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Jerónimos Monastery History: A Timeless Tale of Architecture and Culture

The Jerónimos Monastery began as a monastery belonging to the Order of Saint Jerome. Originally a church constructed in 1495, the monastery was built in the Portuguese Gothic Manueline architectural style. Over the years, the monastery has become one of the most visited attractions in Lisbon, as tourists marvel at the beautiful architecture and learn more about its history.

About Jerónimos Monastery

About Jerónimos Monastery

The Jerónimos Monastery is regarded as one of the most stellar examples of Portuguese architecture. It is the final resting place of many famous Portuguese personalities like Vasco da Gama, Luís de Camões, King Manuel I and King John III of Portugal. It took more than 100 years to complete the construction of the monastery. You will find many themes in the structure, including Renaissance, as many artists contributed to making the Jerónimos Monastery. 

Over the years, the monastery survived significant damages but stood strong through the centuries. Many restoration works were held to protect the original construction material used that gave the monastery its elegant look. Till today, events of historical importance are held inside the Jerónimos Monastery, like the Treaty of Lisbon signed on 13th December 2007.

Jerónimos Monastery Timeline

  • 1495: The Church of Santa Maria de Belém is inaugurated as the resting place for House of Aviz members.
  • 1501: On 6th January 1501, under King Manuel’s leadership, the construction of the Jerónimos Monastery began.
  • 1517: Diogo de Boitaca, the original architect of the monastery, was replaced by Juan de Castillo. He changed the architectural style to Spanish Plateresque.
  • 1521: Construction of the Jerónimos Monastery is temporarily halted after the passing of King Manuel.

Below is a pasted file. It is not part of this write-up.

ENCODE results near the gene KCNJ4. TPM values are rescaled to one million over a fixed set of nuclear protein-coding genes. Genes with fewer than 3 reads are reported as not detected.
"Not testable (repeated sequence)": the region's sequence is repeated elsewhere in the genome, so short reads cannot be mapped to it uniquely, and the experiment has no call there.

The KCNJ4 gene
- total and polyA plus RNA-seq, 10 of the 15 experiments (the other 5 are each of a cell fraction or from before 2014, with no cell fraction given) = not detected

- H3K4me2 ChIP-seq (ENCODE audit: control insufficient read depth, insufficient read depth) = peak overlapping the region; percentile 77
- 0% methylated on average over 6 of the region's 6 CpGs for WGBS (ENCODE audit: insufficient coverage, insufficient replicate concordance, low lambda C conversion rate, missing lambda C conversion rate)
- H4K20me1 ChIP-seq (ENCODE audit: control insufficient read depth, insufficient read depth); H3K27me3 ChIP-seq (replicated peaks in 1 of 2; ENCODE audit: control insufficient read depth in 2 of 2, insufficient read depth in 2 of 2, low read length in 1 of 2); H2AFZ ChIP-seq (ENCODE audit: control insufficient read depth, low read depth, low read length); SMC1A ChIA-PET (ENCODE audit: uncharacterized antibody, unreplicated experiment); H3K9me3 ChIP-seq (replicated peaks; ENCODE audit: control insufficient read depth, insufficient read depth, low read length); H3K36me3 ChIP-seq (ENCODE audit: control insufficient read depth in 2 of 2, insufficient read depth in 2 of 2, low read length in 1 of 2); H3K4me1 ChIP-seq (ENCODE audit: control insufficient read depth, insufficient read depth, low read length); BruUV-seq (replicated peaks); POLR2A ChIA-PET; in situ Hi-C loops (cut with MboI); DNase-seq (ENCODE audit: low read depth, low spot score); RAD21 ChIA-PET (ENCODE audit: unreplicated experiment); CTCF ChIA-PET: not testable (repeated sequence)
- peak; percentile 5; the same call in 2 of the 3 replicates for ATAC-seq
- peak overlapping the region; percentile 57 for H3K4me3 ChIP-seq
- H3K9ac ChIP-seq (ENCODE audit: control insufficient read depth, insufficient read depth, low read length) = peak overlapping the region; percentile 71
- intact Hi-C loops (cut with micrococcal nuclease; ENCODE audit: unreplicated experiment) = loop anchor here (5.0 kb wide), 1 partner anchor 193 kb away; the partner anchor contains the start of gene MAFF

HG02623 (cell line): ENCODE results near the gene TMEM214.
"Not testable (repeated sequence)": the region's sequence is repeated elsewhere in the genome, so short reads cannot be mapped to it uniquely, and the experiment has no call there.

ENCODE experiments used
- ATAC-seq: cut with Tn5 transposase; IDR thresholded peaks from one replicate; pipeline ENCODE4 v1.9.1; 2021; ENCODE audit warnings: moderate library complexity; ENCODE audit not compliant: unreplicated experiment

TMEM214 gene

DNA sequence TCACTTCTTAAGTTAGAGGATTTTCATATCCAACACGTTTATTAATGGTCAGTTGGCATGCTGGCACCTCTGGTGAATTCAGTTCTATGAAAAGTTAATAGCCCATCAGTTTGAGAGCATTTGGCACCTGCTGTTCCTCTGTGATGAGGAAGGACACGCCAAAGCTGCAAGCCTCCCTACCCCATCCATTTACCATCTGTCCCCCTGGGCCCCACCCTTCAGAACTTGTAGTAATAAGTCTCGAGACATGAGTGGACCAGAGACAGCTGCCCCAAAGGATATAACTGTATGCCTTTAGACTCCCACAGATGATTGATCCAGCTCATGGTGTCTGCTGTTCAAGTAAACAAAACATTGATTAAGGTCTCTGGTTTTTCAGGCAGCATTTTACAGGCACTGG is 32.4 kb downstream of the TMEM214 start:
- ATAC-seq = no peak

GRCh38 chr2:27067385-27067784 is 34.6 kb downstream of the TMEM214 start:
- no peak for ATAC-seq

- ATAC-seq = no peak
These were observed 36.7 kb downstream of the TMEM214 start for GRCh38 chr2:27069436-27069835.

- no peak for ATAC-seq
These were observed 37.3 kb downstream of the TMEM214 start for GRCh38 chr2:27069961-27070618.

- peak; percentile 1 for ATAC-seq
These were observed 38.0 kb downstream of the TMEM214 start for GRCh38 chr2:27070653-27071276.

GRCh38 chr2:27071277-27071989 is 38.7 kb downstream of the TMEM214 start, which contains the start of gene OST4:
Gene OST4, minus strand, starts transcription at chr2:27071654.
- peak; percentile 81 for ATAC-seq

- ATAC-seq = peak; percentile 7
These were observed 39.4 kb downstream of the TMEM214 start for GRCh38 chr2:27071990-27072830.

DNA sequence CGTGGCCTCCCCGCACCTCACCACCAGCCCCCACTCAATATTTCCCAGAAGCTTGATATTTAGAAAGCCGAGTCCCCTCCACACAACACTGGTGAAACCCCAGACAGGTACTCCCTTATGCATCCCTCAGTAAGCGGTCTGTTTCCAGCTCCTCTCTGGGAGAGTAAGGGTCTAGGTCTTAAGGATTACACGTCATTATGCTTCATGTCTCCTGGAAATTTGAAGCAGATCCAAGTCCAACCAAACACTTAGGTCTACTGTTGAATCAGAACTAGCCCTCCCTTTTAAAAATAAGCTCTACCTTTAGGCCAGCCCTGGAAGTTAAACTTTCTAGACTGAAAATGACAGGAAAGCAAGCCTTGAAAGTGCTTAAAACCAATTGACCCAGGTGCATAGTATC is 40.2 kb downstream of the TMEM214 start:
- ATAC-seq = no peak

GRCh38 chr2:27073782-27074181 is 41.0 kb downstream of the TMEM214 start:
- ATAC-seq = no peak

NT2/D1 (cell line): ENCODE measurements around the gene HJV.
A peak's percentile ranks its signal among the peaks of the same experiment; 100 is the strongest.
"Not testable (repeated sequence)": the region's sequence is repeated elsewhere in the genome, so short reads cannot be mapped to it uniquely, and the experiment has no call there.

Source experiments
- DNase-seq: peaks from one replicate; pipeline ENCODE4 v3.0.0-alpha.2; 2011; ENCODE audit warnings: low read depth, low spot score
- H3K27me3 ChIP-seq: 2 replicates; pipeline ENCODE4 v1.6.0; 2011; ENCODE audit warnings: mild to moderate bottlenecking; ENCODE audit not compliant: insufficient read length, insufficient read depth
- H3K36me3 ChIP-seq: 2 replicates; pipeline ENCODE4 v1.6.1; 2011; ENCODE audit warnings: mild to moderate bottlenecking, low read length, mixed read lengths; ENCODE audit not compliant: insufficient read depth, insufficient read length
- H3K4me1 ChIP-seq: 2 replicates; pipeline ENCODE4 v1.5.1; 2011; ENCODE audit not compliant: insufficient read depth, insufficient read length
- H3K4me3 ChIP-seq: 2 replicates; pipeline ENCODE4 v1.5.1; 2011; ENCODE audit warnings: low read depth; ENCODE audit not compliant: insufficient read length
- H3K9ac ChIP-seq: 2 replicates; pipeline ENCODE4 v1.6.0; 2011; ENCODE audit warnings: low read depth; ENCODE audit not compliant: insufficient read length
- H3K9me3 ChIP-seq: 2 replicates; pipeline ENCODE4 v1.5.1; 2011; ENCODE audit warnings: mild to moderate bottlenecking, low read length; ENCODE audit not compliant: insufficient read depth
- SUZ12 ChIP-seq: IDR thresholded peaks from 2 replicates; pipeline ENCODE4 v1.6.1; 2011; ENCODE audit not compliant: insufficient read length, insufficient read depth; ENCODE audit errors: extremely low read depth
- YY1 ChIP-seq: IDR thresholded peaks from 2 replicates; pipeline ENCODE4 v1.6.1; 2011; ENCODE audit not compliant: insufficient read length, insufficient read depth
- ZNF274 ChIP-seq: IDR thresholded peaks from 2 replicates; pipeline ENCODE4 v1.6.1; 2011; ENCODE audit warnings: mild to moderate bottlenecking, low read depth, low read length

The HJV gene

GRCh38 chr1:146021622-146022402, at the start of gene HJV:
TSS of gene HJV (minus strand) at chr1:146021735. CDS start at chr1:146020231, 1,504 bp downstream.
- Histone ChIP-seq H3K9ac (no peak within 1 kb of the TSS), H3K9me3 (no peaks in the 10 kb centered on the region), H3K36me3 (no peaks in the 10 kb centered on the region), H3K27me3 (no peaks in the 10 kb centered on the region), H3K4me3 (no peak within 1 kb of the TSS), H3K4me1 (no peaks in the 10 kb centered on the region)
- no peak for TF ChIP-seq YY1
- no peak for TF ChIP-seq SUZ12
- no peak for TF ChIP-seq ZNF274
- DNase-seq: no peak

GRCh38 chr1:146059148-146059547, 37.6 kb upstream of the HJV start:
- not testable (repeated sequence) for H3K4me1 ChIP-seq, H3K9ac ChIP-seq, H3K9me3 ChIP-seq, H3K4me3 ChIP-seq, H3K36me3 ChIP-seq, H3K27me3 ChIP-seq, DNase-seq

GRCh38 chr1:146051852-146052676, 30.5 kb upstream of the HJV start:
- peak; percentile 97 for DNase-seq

• 1604: King Philip of Spain declares the monastery as the royal funeral monument, only accessible to royal family members and monks.
  • 1720: Henrique Ferriera is commissioned to paint portraits of different kings in Portugal for the Sala dos Reis (Hall of the Kings).
  • 1755: The Lisbon earthquake of 1755 damaged the balustrade and the high choir. 
  • 1894: Vasco da Gama and Luís de Camões’s tombs are restored in the southern lateral chapel by renowned sculptor Costa Mota.
  • 1963: The western wing of the monastery is converted into the Maritime Museum.
  • 2007: The Treaty of Lisbon is signed at the monastery on 13th December 2007

History of Jerónimos Monastery

Jerónimos Monastery 15th Century

15th Century

The monastery was built on an existing church dedicated to Santa Maria de Belém. Its purpose was to assist seafarers who passed the area and were maintained by the monks belonging to the Order of Christ religious order. The church was inaugurated by King Manuel, with plans to expand the grounds into a monastery. In 1507, the construction of the monastery began, which would go on for 100 years. The Holy See was given the task of the construction, and they roped in architect Diogo de Boitaca to design the monastery. He used an architectural style that came to be known as Manueline. 

Jerónimos Monastery 16th Century

16th Century

King Manuel funded the whole project from the riches collected via taxes and spice import. Owing to the heavy amount of funds available, the architect was given complete freedom to come up with extravagant design patterns. The key construction material used was a golden limestone called calcário de lioz. In 1517, Spaniard Juan de Castillo took over the construction and designing, changing the Manueline style to Platereqsue architectural style. Silverware was added to the decorations of the monastery, along with sculptures at the main chapel and the choir. You will see a lot of Renaissance influence in architecture, which dates back to this time period.

Jerónimos Monastery 17th Century

17th Century

As Spain and Portugal became one Portuguese Empire, a construction process was draining the funds from 1580. After 100 years, the Jerónimos Monastery monastery was completed. King Philip of Spain made the monastery a royal funeral monument, allowing entry to royal members and Hieronymite monks. With the Portuguese independence in 1640, the tombs of many royal members were built within the monastery.

Jerónimos Monastery 18th Century

18th Century

In 1755, an earthquake in Lisbon damaged the high choir and the balustrade. However, the damages were insignificant and were immediately repaired. During this period, painter Henrique Ferreira was commissioned to paint the Kings of Portugal that would be placed in the Sala dos Reis (Hall of the Kings). Golden tiles to the ceilings, frescoes at the staircases and various other additions were made to the monastery.

Jerónimos Monastery 19th Century